ESA Bulletin 144 (November 2010)

22 November 2010

Set for launch next month and codenamed ‘MagISStra’, the next ESA astronaut flight will see Italian Paolo Nespoli fly to the International Space Station for a six-month stay in space. Read the Bulletin and other publications online, with our visualiser tool.
Read online

We follow Paolo through some of his training over the last two years, and look at the background of the mission, seeing why each of these flights is a remarkable team achievement involving coordination between ESA’s Directorates of Human Spaceflight, Operations and Infrastructure, ESA’s corporate services and European industry, in cooperation with the ISS international partners.

In The Seeds of Disruptive Innovation, we look at the work of the Advanced Concepts Team, which is helping ESA and the European space sector to not only foresee, but also to enable our future in space. Although space will remain essentially the same, the scope, purpose and types of our use of space in the future are likely to be very different. Many of these will be influenced by innovation in sectors and areas that are not necessarily on the ‘radar screens’ today of space agencies and industry. Indeed, many ideas we have seen in popular science fiction might not always be far from possibility.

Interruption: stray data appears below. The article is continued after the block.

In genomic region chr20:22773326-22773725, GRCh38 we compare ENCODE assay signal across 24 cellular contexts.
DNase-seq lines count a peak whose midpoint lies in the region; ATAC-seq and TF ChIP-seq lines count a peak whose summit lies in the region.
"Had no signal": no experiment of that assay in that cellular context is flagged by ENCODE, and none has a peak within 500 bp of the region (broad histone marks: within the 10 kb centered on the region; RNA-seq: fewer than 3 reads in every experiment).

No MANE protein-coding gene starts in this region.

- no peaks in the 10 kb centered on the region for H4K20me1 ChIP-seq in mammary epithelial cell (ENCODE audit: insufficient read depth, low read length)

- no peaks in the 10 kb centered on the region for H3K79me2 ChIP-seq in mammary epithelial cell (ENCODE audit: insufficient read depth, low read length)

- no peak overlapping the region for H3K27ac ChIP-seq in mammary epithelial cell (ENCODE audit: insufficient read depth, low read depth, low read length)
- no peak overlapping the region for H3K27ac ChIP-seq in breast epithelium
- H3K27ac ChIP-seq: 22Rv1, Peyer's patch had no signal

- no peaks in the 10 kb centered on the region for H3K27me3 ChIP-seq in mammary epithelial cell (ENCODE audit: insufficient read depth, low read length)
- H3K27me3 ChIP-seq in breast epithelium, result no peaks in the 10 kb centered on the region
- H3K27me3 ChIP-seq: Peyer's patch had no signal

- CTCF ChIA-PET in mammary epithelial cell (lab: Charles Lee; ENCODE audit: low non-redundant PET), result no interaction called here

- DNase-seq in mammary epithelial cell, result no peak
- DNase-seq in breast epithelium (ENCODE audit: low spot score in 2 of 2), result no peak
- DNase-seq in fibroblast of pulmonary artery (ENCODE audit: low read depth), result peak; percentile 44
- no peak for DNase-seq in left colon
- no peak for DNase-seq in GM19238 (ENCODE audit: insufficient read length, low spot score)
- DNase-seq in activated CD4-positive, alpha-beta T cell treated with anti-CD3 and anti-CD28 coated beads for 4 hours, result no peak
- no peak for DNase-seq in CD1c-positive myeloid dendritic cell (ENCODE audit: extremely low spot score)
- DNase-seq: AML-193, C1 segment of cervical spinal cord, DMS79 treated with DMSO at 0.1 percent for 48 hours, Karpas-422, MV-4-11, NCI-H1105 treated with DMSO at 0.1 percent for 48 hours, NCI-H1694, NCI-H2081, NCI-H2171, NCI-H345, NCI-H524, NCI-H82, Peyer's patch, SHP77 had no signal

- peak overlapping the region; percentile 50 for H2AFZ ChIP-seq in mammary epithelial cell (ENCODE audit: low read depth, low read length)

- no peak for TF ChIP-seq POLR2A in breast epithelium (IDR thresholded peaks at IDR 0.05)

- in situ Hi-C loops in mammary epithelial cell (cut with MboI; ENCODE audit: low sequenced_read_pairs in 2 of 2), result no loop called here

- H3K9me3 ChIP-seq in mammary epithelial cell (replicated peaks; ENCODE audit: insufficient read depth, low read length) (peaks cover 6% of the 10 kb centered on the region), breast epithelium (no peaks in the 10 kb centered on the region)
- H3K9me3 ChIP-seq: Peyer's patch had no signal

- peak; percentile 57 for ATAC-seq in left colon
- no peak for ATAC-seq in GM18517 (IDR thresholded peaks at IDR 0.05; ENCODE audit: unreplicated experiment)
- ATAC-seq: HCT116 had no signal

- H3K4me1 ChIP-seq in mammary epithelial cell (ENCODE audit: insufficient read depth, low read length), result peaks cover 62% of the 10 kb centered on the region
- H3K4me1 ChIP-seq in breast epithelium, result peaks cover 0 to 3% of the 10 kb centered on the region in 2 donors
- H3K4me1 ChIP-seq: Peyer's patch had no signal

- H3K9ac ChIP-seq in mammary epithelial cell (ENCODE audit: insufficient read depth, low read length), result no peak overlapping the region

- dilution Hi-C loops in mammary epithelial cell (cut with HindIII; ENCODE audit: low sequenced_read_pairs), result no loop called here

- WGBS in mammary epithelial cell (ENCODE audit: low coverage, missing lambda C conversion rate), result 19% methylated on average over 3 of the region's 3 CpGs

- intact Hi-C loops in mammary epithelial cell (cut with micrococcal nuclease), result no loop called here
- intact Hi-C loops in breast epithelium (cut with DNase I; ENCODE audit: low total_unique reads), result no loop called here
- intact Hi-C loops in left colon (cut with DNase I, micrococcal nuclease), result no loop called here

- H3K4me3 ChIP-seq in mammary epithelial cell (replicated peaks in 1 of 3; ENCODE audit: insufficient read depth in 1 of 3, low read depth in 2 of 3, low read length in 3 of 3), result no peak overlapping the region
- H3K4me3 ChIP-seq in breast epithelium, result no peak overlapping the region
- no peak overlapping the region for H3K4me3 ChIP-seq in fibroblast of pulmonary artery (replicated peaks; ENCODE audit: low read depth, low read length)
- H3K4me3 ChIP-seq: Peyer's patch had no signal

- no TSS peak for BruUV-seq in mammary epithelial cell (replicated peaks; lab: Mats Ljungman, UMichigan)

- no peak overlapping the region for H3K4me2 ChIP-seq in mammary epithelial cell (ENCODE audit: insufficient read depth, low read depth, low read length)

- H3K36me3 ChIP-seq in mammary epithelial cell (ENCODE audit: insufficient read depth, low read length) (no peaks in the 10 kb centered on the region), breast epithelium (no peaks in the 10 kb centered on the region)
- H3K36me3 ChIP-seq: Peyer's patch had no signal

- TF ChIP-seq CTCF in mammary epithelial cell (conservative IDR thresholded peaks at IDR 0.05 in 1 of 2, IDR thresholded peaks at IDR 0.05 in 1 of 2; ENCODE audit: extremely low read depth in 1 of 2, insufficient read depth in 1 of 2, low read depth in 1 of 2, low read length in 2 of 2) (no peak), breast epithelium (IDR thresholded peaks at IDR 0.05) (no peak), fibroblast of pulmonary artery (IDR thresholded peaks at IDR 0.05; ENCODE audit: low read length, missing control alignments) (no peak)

Also in this issue, we look at the risk of ‘bird strikes’, a serious problem in aviation flight safety. Tackling this urgent issue, FlySafe is one of the first pre-operational services developed by ESA’s Integrated Applications Promotion (IAP) programme.

In the last issue of ESA's flagship magazine for 2010, we look back on A Big Year for a Small Satellite, after a successful first year in orbit, Proba-2 has confirmed that a microsatellite can provide the required performance for challenging missions. Less than a cubic metre in volume, Proba-2 is one of the smallest missions ever flown by ESA. But judged by performance per kilogram, Proba-2 can also claim to be among the most scientifically and technically productive.

The Bulletin is published four times a year to inform the space-interested public of ESA’s activities. In addition to a wide range of articles, every issue provides an overview of the status of ESA's major space projects.

Copyright 2000 - 2014 © European Space Agency. All rights reserved.